You can now watch a series of presentations given by Nereus Program research fellows describing their work in Nereus Program's "Predicting Future Oceans" book. It is an encapsulation of a decade's worth of ocean research done by Nereus Program, made freely available for the public to watch on YouTube.
Harriet Harden-Davies is lead author with Marjo Vierros and others on a new study published in Marine Policy, "Rights of Nature: Perspective for Global Ocean Stewardship." In it, they discuss the inherent (and legally recognized) rights of nature and ecosystems, and how this perspective can be applied to global ocean governance.
Research Associate Marjo Vierros is lead author with a research team that includes Guillermo Ortuño Crespo, Daniel Dunn, Director Yoshi Ota, and Andrés Cisneros-Montemayor on a new study published in Marine Policy, "Considering Indigenous Peoples and local communities in governance of the global ocean commons."
A message from Nereus Program leadership fully supporting the Black Lives Matter, anti-racism, and ongoing anti-police bias and brutality movements.
Andrés Cisneros-Montemayor (UBC) is lead author on a new study published in Advances in Marine Biology that focuses on shark ecotourism, and how it acts as an economic driver for different locations in Mexico.
Director (science) William Cheung is a co-author on a new publication in ICES Journal of Marine Science, "Bioenergetic influence on the historical development and decline of industrial fisheries."
Nereus alumnus Robert Blasiak (Stockholm Resilience Centre) wrote an article for The Conversation about the newest publication he co-authored concerning the Blue Acceleration. You can read it and access the original article here.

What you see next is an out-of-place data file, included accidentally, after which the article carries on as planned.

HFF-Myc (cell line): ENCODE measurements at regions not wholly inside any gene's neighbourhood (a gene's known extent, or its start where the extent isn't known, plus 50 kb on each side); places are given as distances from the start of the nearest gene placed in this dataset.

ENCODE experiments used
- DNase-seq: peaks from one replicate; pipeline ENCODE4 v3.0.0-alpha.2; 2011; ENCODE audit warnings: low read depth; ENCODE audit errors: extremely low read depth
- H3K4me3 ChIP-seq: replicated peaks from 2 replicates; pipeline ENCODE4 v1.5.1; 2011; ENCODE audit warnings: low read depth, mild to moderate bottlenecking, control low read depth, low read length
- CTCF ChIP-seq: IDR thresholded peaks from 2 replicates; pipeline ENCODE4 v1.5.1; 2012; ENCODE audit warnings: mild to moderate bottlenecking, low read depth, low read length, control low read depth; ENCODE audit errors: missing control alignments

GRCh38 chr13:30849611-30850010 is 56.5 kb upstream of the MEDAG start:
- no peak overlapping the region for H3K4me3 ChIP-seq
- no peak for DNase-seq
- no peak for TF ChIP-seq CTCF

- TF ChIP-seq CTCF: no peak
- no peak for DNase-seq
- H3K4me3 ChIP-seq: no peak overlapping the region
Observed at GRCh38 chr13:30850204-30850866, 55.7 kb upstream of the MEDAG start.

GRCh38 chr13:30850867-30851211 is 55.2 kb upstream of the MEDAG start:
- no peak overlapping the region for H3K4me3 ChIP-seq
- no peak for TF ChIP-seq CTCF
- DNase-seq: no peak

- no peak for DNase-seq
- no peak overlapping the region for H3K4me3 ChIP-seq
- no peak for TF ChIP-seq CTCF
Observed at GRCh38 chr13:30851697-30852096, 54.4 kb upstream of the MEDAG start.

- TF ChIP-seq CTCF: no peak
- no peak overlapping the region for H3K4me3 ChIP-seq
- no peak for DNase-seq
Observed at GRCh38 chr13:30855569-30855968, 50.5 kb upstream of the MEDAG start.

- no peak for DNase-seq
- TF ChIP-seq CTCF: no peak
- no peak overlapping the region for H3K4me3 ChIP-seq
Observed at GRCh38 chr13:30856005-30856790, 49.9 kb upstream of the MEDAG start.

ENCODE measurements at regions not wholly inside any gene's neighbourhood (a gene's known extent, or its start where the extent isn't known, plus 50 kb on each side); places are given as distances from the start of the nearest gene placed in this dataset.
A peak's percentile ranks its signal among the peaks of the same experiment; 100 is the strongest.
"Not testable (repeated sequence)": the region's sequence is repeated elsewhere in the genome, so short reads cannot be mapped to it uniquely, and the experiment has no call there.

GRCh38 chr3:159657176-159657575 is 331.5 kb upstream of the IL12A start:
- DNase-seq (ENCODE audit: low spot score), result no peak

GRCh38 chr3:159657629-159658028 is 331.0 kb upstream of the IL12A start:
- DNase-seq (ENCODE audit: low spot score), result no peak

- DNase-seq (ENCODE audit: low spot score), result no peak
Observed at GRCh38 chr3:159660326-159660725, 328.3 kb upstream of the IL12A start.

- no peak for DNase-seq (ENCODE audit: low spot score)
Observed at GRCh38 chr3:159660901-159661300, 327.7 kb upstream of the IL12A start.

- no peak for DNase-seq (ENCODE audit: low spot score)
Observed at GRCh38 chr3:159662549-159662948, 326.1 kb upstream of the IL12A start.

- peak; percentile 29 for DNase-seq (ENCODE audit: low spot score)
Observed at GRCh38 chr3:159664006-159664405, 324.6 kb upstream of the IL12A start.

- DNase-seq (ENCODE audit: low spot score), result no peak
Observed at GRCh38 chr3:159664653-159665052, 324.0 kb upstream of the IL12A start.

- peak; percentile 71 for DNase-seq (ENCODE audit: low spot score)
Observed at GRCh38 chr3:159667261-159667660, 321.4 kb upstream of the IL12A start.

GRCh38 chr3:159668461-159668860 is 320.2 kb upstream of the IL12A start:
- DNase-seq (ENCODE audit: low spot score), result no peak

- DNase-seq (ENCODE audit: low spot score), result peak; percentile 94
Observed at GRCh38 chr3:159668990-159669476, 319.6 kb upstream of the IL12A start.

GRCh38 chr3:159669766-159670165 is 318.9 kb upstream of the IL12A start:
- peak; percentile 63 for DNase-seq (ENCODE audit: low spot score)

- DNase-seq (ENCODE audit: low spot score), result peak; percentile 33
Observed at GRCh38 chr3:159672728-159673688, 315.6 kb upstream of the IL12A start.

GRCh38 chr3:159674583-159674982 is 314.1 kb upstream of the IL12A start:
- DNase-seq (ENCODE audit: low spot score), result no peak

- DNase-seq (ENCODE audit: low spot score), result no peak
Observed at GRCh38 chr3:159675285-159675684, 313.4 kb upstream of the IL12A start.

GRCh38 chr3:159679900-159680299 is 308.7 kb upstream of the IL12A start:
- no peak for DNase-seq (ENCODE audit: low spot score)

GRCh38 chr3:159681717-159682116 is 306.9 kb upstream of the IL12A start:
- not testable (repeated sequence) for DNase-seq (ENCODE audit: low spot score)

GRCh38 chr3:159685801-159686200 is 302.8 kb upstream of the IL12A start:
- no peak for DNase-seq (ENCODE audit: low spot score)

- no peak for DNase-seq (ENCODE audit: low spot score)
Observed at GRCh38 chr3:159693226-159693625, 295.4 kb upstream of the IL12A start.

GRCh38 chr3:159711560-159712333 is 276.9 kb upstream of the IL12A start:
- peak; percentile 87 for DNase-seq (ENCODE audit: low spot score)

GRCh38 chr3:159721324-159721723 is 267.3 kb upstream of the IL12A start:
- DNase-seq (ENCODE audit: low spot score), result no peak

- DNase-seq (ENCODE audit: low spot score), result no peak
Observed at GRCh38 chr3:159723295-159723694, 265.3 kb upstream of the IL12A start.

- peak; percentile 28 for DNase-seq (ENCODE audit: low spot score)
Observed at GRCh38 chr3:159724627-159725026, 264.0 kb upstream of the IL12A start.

Nereus Program research associate Juan José Alava (UBC) wrote a blog for The Conversation about the rise in mercury concentrations in top marine predators due to climate change and overfishing, and the effect this has on human health, the fishing industry, and marine food webs.
School of Marine and Environmental Affairs (SMEA) master's student Sallie Lau (University of Washington) wrote a blog about her experience at the recent Nippon Foundation Nereus Science Conference. Both English and Chinese versions are posted here.
School of Marine and Environmental Affairs (SMEA) master's student Karin Otsuka (University of Washington) wrote a blog about her experience at the Nippon Foundation Nereus Program Ocean Science Conference in September, as well as her research this past summer in Miyakojima, Okinawa, Japan.
Leah Burrows (Science and Technology Communications Officer) of the Harvard John A. Paulson School of Engineering and Applied Sciences (SEAS) wrote an article about Elsie Sunderland's and Colin Thackray's recent publication on methylmercury bioaccumulation in marine predators for The Harvard Gazette.